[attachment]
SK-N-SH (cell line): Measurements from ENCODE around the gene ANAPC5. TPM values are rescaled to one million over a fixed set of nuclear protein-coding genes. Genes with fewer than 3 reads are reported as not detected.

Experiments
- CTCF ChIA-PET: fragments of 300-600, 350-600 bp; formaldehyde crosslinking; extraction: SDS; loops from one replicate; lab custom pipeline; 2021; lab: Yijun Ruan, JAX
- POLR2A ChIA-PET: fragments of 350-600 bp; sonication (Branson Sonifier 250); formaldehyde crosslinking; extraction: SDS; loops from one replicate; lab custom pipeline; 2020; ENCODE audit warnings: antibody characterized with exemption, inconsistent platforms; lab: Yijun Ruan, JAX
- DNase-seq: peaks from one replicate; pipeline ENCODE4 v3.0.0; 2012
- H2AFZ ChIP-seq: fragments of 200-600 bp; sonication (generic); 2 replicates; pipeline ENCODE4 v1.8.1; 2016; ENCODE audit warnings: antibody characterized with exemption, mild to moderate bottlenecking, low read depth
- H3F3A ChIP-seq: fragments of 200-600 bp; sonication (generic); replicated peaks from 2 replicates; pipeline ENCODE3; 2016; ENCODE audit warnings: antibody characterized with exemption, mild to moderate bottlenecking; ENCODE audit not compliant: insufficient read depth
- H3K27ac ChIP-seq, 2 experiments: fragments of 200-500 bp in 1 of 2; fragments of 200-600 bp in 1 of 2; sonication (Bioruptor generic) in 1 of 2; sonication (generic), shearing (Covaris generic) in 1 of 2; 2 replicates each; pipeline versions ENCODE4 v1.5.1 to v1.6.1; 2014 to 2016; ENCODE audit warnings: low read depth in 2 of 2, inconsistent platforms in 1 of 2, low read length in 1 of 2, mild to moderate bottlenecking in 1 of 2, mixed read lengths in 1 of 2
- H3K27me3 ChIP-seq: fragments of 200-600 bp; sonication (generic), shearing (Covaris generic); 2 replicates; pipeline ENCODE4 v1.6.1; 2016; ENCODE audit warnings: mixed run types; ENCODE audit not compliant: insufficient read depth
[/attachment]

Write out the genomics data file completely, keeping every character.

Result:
SK-N-SH (cell line): Measurements from ENCODE around the gene ANAPC5. TPM values are rescaled to one million over a fixed set of nuclear protein-coding genes. Genes with fewer than 3 reads are reported as not detected.

Experiments
- CTCF ChIA-PET: fragments of 300-600, 350-600 bp; formaldehyde crosslinking; extraction: SDS; loops from one replicate; lab custom pipeline; 2021; lab: Yijun Ruan, JAX
- POLR2A ChIA-PET: fragments of 350-600 bp; sonication (Branson Sonifier 250); formaldehyde crosslinking; extraction: SDS; loops from one replicate; lab custom pipeline; 2020; ENCODE audit warnings: antibody characterized with exemption, inconsistent platforms; lab: Yijun Ruan, JAX
- DNase-seq: peaks from one replicate; pipeline ENCODE4 v3.0.0; 2012
- H2AFZ ChIP-seq: fragments of 200-600 bp; sonication (generic); 2 replicates; pipeline ENCODE4 v1.8.1; 2016; ENCODE audit warnings: antibody characterized with exemption, mild to moderate bottlenecking, low read depth
- H3F3A ChIP-seq: fragments of 200-600 bp; sonication (generic); replicated peaks from 2 replicates; pipeline ENCODE3; 2016; ENCODE audit warnings: antibody characterized with exemption, mild to moderate bottlenecking; ENCODE audit not compliant: insufficient read depth
- H3K27ac ChIP-seq, 2 experiments: fragments of 200-500 bp in 1 of 2; fragments of 200-600 bp in 1 of 2; sonication (Bioruptor generic) in 1 of 2; sonication (generic), shearing (Covaris generic) in 1 of 2; 2 replicates each; pipeline versions ENCODE4 v1.5.1 to v1.6.1; 2014 to 2016; ENCODE audit warnings: low read depth in 2 of 2, inconsistent platforms in 1 of 2, low read length in 1 of 2, mild to moderate bottlenecking in 1 of 2, mixed read lengths in 1 of 2
- H3K27me3 ChIP-seq: fragments of 200-600 bp; sonication (generic), shearing (Covaris generic); 2 replicates; pipeline ENCODE4 v1.6.1; 2016; ENCODE audit warnings: mixed run types; ENCODE audit not compliant: insufficient read depth